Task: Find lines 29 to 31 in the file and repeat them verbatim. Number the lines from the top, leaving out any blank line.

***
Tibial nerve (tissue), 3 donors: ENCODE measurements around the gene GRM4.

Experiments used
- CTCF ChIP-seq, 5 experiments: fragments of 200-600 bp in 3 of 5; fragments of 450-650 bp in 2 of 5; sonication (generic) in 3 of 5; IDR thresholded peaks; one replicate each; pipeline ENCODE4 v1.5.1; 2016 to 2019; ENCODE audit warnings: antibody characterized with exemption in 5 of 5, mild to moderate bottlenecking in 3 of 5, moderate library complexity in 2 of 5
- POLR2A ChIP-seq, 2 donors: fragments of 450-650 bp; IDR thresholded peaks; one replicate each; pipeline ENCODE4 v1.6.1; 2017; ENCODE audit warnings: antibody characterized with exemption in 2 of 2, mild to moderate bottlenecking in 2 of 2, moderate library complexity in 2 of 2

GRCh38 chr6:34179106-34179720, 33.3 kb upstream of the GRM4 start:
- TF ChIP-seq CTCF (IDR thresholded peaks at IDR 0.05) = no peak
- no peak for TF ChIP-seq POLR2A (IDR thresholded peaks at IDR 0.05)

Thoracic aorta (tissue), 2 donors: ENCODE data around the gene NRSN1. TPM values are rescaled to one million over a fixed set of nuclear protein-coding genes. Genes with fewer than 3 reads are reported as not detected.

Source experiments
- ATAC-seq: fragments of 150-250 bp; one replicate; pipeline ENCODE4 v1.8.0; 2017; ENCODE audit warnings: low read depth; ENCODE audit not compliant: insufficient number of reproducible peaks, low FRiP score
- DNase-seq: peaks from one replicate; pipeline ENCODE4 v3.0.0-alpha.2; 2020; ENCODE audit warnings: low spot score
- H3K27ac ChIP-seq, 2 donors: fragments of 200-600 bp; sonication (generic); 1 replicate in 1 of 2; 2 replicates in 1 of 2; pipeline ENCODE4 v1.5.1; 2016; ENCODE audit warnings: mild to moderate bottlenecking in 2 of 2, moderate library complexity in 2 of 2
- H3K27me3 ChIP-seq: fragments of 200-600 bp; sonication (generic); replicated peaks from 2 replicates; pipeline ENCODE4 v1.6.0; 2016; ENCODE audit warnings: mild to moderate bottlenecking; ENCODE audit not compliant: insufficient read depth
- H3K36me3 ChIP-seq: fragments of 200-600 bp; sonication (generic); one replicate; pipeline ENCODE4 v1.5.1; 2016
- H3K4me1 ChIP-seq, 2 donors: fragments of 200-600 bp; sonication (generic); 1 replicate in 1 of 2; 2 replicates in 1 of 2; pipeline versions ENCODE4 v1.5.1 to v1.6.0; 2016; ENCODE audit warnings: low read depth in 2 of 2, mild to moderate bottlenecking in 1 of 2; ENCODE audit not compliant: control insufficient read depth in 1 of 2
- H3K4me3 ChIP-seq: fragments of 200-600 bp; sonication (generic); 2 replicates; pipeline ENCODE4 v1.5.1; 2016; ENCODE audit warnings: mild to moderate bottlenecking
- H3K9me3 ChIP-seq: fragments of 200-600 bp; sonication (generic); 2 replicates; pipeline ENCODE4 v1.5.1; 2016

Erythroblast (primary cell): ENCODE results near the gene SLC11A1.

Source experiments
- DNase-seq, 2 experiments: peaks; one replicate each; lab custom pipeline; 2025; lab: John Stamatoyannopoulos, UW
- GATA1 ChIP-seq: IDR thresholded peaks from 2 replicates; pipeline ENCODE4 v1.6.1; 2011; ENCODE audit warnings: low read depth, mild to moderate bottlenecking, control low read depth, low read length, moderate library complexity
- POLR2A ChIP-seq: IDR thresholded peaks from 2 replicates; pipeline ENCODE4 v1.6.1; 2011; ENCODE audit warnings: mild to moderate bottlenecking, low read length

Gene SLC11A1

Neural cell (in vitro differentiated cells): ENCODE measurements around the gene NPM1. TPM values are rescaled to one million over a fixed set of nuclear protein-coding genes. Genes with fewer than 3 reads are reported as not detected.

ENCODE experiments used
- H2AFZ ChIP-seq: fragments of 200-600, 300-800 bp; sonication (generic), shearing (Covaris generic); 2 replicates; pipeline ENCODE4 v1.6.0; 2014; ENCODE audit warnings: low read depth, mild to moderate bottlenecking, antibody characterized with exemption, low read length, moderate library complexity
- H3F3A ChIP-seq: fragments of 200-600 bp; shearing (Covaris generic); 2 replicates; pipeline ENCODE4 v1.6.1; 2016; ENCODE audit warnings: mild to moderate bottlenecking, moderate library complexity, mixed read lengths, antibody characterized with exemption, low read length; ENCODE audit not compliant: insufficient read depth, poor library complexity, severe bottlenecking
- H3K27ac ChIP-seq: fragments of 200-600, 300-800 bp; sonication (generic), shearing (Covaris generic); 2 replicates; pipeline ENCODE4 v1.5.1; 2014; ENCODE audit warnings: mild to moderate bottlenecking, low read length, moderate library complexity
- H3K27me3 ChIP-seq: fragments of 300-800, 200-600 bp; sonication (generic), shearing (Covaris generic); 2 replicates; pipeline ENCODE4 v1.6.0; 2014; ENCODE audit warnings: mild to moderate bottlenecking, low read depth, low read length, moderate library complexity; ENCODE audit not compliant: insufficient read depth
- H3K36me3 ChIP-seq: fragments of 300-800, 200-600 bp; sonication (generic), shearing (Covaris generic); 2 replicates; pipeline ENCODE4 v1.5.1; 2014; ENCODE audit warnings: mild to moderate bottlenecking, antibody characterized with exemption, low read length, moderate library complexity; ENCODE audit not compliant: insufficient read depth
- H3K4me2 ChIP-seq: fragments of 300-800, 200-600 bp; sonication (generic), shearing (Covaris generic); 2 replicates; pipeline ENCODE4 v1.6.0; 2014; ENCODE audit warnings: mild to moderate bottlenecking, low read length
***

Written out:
- H3K27me3 ChIP-seq: fragments of 300-800, 200-600 bp; sonication (generic), shearing (Covaris generic); 2 replicates; pipeline ENCODE4 v1.6.0; 2014; ENCODE audit warnings: mild to moderate bottlenecking, low read depth, low read length, moderate library complexity; ENCODE audit not compliant: insufficient read depth
- H3K36me3 ChIP-seq: fragments of 300-800, 200-600 bp; sonication (generic), shearing (Covaris generic); 2 replicates; pipeline ENCODE4 v1.5.1; 2014; ENCODE audit warnings: mild to moderate bottlenecking, antibody characterized with exemption, low read length, moderate library complexity; ENCODE audit not compliant: insufficient read depth
- H3K4me2 ChIP-seq: fragments of 300-800, 200-600 bp; sonication (generic), shearing (Covaris generic); 2 replicates; pipeline ENCODE4 v1.6.0; 2014; ENCODE audit warnings: mild to moderate bottlenecking, low read length